The Shadow War: Inside Russia’s and China’s Secret Operations to Defeat America, by Jim Sciutto, is arguably the most important book of the year, if not the decade. As a CNN anchor and the network’s Chief National Security Correspondent, Sciutto has the kind of high-level access—and perspective—to see the big picture regarding threats to the United States. He doesn’t waste any time in sounding the alarm about the risks this country faces from two determined, well-organized and effective geopolitical adversaries.
Without resorting to hype or histrionics, Sciutto takes the reader through Russia’s long history of disruption campaigns aimed at weakening other nations. He then methodically explores China’s relentless, incremental drive to steal America’s technology advantage and push the US out of what it considers its sphere of influence in the Western Pacific.
Without resorting to hype or histrionics, Sciutto takes the reader through Russia’s long history of disruption campaigns aimed at weakening other nations.
He explains the “win without fighting” ethos of this asymmetrical form of warfare. And yes, as he describes, the US is at war. It’s just a war that US leadership can’t quite see or admit is happening. Sciutto is respectfully critical of the lackluster responses of both the Obama and Trump administrations in responding to increasingly brazen attacks.
This book is only partly about cyberthreats, though it goes into depth on Russia and China’s cyber campaigns. In the case of Russia, he covers election interference and comparable disruptions. Sciutto shares the little-known (at least here) Russian cyberattack on Estonia in 2007. The events in Tallinn provide an eerie foreshadowing of exactly what we’re going through today. The only difference is the technology, which is now radically more advanced and harder to stop.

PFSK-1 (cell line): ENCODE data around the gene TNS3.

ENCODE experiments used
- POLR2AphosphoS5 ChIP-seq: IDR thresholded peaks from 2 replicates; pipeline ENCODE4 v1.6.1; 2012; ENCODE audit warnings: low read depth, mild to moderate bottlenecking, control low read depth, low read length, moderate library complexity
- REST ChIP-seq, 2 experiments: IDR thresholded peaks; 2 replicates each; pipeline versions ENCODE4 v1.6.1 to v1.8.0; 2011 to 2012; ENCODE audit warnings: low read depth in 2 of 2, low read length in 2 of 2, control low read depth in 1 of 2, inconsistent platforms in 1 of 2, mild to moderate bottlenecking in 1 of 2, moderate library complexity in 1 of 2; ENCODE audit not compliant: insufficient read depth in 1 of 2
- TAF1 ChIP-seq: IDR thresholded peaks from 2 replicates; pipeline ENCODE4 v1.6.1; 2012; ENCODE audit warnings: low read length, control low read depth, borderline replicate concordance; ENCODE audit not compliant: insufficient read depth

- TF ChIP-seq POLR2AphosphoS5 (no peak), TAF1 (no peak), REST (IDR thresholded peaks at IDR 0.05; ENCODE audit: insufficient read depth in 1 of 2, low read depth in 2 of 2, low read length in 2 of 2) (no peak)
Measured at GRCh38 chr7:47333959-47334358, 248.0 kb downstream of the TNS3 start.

…arguably the most important book of the year, if not the decade
Sciutto probes the matter of China’s theft of digital design plans for the Boeing C-17 and Lockheed F-35 fighter. He’s willing to call out what he sees as aggressive, destructive espionage. In so doing, he’s implicitly negating the suspicious minimizing of this story by the US government.
Shadow War then outlines the military actions of Russia, and especially China that comprise the strategic elements of the conflict. He goes in a submarine under the Arctic ice, where Russia is staging its next moves. He flies with the US Navy in a spy plane over disputed man-made islands in the South China Sea. He takes a hard look at US vulnerabilities in space.
He deftly explains, our adversaries are pushing matters right to the edge of actual combat.
In each case, as he deftly explains, our adversaries are pushing matters right to the edge of actual combat. In so doing, they appear to press the US into a position where it can either respond with force or pull back. As he shows, the US has pulled back, either out of a desire to avoid a catastrophic incident, a misreading of the situation or from trusting enemies who have not acted in any way that earns such trust.
He concludes the book with a number of thoughtful policy suggestions that could put the US on a firmer footing to fight the shadow war without igniting a real global war. None of them will be easy to implement, but I agree with the author’s assertion that they are essential to avoid defeat in this new, perplexing form of international conflict.
Hardcover: 320 pages
Publisher: Harper (May 14, 2019)